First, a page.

Category: 'Case Notes'
September 6th, 2013 · Comments Off
With today’s orders, the Texas Supreme Court formally accepted review of IN RE DEEPWATER HORIZON, No. 13-0670
, the case that it received from the Fifth Circuit last week. The issues covered by the certified questions will now be briefed, and the Court will most likely set the case for argument in January or February.
The Court did not grant any other petitions for review. Among the denials, there was only one case that had reached the merits-briefing stage: TEXAS TECH UNIVERSITY HEALTH SCIENCES CENTER v. MARGARITA HERNANDEZ VILLAGRAN, ET AL., No. 12-0531
. Because petitions that reach full briefing are usually handed down after conference weeks (which this week was not), I decided to look a little more closely.
The Texas Tech petition raised immunity issues under §101.106 and had been fully briefed for about six months. It was apparently waiting on the outcome of TEXAS ADJUTANT GENERAL'S OFFICE v. MICHELE NGAKOUE, No. 11-0686
. That decision was handed down last week, and marked a 5-4 rejection of the state’s strict view of §101.106 — which was also at the heart of the petition denied today.
Next week: The first oral arguments of the new term will be held Monday, Tuesday, and Wednesday. The Court’s calendar shows both Thursday and Friday blocked out for the State Bar appellate CLE in Austin, at which several Justices and members of the Court staff will be speaking.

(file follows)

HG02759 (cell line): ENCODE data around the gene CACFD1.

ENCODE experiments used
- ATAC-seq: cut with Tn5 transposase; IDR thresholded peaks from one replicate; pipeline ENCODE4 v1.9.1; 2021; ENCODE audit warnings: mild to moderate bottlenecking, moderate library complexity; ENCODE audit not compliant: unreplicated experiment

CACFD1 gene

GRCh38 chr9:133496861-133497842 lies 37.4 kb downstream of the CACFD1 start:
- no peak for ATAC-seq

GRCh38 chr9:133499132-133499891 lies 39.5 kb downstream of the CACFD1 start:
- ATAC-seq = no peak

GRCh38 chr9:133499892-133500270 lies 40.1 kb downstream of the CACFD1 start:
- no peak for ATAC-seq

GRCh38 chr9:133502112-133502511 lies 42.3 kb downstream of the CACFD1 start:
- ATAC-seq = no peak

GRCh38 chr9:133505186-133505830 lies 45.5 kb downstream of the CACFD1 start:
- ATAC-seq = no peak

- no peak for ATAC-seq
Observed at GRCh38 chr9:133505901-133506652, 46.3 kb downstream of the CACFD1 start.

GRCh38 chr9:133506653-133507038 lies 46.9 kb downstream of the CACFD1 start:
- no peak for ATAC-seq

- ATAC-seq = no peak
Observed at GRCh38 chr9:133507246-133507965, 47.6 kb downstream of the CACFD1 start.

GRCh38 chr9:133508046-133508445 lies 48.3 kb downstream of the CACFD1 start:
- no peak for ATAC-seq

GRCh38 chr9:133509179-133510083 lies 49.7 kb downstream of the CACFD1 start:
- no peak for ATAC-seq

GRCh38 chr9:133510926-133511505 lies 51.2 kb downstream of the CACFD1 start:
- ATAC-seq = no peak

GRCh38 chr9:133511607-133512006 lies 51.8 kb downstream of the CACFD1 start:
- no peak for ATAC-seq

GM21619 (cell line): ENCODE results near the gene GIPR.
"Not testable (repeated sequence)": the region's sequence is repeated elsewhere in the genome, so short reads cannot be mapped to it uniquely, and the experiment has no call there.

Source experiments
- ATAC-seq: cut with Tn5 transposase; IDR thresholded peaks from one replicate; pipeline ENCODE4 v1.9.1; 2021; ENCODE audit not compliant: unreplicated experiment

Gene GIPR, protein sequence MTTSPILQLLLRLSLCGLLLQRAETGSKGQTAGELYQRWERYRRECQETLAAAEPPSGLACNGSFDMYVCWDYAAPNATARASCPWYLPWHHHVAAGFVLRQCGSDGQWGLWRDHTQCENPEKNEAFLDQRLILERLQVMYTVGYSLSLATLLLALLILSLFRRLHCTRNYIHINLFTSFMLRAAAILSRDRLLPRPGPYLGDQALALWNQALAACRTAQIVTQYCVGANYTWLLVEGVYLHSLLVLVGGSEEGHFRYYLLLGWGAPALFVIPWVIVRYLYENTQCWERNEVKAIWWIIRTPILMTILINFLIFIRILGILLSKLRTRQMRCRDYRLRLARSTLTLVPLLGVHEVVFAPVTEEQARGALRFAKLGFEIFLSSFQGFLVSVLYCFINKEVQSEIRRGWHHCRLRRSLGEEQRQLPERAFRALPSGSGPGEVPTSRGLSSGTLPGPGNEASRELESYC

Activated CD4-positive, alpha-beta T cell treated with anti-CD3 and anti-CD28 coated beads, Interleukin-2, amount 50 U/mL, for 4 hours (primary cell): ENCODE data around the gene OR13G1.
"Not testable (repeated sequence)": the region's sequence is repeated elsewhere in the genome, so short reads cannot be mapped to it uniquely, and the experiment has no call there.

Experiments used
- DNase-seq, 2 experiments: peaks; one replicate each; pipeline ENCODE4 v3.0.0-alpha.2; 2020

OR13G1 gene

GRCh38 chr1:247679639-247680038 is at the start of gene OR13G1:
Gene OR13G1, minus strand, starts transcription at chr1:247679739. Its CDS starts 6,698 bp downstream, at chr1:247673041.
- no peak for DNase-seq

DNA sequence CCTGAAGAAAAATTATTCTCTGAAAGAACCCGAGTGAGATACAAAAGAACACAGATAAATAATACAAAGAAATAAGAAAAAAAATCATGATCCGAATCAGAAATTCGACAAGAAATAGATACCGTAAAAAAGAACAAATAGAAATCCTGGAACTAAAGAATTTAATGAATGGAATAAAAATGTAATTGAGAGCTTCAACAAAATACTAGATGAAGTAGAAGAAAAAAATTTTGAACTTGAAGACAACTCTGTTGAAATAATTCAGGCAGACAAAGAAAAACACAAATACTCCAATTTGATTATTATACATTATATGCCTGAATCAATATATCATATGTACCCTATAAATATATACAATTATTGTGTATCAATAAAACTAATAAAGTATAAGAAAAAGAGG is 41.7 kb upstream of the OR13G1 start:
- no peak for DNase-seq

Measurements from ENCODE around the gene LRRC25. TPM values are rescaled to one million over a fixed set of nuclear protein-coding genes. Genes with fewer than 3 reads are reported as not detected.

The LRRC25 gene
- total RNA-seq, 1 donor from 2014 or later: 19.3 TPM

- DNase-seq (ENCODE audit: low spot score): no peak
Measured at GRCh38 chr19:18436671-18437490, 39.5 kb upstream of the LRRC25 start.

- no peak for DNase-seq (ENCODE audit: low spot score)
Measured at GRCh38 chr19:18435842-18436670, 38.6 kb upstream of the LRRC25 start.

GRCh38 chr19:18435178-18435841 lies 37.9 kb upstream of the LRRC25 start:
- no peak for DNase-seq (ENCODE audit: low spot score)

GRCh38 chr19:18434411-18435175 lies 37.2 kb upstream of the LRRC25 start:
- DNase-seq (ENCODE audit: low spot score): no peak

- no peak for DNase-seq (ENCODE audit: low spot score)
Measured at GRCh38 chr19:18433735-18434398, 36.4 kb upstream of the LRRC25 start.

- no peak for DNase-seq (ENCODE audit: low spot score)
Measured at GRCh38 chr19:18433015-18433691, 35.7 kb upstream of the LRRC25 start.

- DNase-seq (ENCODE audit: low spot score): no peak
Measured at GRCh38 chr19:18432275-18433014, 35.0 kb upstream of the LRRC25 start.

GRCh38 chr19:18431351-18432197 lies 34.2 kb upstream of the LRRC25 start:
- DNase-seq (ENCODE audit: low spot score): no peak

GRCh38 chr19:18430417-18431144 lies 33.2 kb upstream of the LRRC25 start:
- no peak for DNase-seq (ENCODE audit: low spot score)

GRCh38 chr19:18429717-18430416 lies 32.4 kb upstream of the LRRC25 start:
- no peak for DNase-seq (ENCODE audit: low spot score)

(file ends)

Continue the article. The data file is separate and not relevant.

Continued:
I’m working on a kind of “StatPack” about the Court’s term. I hope to finish that next week. If you’d like numbers sooner, you can peek at the updated authorship tables and voting charts. These tables are integrated with my case database, so you can drill down to see exactly which opinions are being counted.
Tags: Case Notes · Order Lists
August 29th, 2013 · Comments Off
The Fifth Circuit has asked the Texas Supreme Court to weigh in on the litigation surrounding the April 2010 explosion and oil spill at the Deepwater Horizon offshore oil rig. The Texas Supreme Court has docketed the case as IN RE DEEPWATER HORIZON, No. 13-0670
The issue is whether the insurance policies that were purchased by Transocean also cover BP for its losses as an “additional insured.”
The two sides disagreed about how to read a previous Texas Supreme Court decision on the subject, Evanston Ins. Co. v. ATOFINA Petrochemicals, Inc., 256 S.W.3d 660 (Tex. 2008).
With that disagreement about a controlling question of state law, the Fifth Circuit chose to certify the question to the Texas Supreme Court and await an answer. (This is the third such certified question that the Texas Supreme Court has received in the past two weeks.)
In its certification order, the Fifth Circuit has asked the Texas Supreme Court to provide the definitive answer under Texas law about two legal questions, before returning the case to the Fifth Circuit for final disposition.